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The Image as Icon

The worship which we render God and the honor we offer to the saints enable one to see past the icon and to persons which they represent. When we truly see the persons whom the images represent, we see them for who they are, leading us to the proper disposition towards the persons. The painting of the Holy Trinity discussed by Verdon in Art and Prayer beautifully displays the way in which an image can become an icon and an aid in our worship. In the Eucharist, Christ comes among us under the appearances of bread and wine. Believers must see past what their eyes perceive and see with eyes of Faith to know that they look upon God Himself. The eyes of Faith enable the believer to perceive in the Sacrifice of the Mass and to see also the Sacrifice of the Cross. The image shows a priest offering Mass and elevating the Host, surrounded by numerous priests kneeling in adoration. Above in the Heavens Christ crucified, indeed His Sacrifice of the cross, is being presented to the Father and between them hovers the Spirit. Some of the priests below are looking towards the congregation which would one day look upon the painting. Others are looking at the present offering of the Mass. Finally others are looking in adoration above to the past, to the sacrifice of Christ on the Cross, which is made present in the Eucharist. To have looked upon this image in its Eucharistic context as it would have sat above the altar provided an incredible opportunity to engage with it as an icon, to see past the figures and the colors, to hear its message, and to meditate on the wonders of which it tells.

Another masterpiece of liturgical art work, the Ghent Altarpiece, also enables one to enter into profound worship-filled meditation. When one looks upon The Adoration of the Lamb, it reveals to the observant viewer the beauty of the Mass. For in the Mass, we have the opportunity to join with the heavenly choirs in the singing of the divine praises of the Trinity as depicted in the upper panels telling of the Eternal Liturgy. The Central panels shows all peoples gathered together to offer the sacrifice of the unblemished Lamb, as we do daily in the Sacrifice of the Mass with “Christ’s perennial sacrifice.” (Vested Angels, 102) The harmony of the images enables us to enter into profound theological contemplation during the Mass of the divine liturgy before us, not merely in image, but present upon the Altar.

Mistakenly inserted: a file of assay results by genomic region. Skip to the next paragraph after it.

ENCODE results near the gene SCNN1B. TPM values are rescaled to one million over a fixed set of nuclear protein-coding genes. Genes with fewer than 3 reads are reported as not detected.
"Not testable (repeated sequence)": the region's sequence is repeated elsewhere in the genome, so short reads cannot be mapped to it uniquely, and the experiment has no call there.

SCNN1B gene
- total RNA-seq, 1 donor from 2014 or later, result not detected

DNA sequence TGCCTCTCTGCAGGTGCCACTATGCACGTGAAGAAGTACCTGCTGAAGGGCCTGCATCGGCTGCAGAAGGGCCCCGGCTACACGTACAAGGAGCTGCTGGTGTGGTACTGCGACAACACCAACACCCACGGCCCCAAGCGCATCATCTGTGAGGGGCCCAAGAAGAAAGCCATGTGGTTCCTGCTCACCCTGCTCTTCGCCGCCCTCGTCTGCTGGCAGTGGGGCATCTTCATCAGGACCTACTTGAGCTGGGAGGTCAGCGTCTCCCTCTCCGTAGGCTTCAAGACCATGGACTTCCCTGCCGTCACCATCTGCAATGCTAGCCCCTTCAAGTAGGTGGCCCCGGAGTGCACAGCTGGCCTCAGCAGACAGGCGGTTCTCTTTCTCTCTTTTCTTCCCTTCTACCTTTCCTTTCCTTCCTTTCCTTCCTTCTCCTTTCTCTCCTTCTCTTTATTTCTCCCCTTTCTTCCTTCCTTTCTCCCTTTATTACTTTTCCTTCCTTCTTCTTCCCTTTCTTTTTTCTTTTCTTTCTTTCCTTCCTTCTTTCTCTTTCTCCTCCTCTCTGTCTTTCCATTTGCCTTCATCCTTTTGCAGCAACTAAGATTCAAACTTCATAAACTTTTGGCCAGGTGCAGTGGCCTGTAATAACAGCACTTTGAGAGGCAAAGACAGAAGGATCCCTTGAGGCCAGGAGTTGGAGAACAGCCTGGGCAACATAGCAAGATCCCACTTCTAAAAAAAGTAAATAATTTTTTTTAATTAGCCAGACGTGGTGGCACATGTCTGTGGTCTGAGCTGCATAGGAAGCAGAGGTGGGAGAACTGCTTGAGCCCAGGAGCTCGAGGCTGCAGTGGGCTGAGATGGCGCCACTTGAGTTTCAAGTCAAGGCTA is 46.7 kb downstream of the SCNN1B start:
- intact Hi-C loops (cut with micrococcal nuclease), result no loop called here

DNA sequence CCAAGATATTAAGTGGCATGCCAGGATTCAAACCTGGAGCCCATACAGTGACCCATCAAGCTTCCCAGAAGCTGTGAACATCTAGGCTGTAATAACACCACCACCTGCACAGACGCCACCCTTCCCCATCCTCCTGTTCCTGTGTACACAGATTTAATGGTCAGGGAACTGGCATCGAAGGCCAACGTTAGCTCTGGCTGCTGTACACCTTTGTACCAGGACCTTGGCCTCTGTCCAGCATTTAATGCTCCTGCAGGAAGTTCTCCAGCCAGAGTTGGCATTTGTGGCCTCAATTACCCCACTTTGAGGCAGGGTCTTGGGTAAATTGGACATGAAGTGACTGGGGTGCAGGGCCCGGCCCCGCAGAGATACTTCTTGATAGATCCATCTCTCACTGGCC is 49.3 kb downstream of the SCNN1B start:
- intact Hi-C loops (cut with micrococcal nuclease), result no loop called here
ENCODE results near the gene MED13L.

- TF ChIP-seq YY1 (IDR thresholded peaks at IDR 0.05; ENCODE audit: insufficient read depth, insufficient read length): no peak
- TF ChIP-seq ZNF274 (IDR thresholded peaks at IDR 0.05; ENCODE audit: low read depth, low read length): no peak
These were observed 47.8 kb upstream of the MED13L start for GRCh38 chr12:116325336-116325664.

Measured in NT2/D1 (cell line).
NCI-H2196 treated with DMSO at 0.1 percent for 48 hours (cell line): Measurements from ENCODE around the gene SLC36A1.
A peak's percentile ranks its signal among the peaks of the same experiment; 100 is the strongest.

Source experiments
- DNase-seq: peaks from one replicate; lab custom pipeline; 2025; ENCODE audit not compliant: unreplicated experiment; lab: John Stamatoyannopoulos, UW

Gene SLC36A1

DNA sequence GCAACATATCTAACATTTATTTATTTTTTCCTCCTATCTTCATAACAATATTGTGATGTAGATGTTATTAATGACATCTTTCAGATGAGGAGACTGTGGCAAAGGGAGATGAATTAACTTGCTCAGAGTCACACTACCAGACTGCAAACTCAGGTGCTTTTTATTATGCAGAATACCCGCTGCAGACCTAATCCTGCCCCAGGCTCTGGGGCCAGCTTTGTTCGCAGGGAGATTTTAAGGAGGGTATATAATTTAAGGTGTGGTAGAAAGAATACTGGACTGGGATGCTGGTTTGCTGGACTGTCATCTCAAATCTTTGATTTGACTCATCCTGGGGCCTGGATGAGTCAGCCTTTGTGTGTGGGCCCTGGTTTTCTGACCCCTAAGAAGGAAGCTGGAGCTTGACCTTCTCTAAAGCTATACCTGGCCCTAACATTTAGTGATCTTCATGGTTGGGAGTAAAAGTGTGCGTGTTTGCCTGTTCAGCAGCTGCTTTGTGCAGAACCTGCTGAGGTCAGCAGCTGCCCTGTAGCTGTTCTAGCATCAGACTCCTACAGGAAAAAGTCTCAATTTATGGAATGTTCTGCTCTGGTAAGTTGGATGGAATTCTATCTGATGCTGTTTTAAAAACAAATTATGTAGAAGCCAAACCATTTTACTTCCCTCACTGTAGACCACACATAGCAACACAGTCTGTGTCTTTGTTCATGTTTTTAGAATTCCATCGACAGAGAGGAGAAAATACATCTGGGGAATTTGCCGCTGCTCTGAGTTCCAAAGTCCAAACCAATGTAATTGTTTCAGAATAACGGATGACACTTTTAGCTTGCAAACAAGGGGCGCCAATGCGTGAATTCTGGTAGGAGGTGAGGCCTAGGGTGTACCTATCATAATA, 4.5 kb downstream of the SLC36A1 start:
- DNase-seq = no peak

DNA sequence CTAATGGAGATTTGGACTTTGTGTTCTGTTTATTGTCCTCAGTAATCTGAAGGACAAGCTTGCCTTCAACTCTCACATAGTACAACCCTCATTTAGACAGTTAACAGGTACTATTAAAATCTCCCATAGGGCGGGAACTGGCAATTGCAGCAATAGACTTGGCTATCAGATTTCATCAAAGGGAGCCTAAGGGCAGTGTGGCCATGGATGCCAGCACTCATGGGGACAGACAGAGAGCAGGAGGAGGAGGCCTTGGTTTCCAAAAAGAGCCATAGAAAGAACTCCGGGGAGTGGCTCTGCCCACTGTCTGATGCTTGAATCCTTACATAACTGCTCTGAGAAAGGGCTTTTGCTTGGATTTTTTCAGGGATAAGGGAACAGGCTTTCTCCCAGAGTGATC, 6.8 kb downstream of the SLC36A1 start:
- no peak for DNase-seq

The Florentine frescoes by Fra Angelico also are filled with deep liturgical meaning. Fra Angelico often places the scenes from the lives of Jesus and Mary in the setting of the convent of San Marco. He places as well St Dominic oftentimes meditating on the biblical scenes. it is clear looking at the images the deep meditation of these events so central to our Faith which Fra Angelico is trying to promote. His paintings encourage his brothers in the Order to meditate in such a manner not as on some legend or story, but as on an event which was as real as the walls and column of the convent present not only in reality but also in the paintings. Within the paintings, Fra Angelico also placed theological lesson. For example, in one of his paintings of the Annunciation he shifts the loggia to the side of the painting, showing on the left-hand side a garden referencing both Nazareth (meaning flower) but also the Garden of Eden, bringing to mind the sin of disobedience of Eve in contrast to Mary’s humble obedience.

The many Madonna altarpieces throughout the Europe discussed by Williamson also reveal much to the meditating viewer. The Lactating Virgin by van Eyck shows Our Lady nursing the baby Jesus. However on closer look the Eucharistic symbolism in the image becomes very visible. The baby Jesus is holding an apple, showing how he is the second Adam. The Virgin is clothed in regal garments, as if an altar, seated on a throne. Williamson says “the lap of the Virgin is presented both as the Throne of Wisdom and as the altar of Christ.” (Williamson, Altarpieces, 352) The mother feeds her Child as we are fed by the Eucharistic feast. Christ first came to us held by the womb of the Virgin Mary, just as now he comes to us held upon the altars of our churches. All of the altar pieces tell of different rich truths of our faith, and especially of the Eucharistic celebration and our sacred liturgies.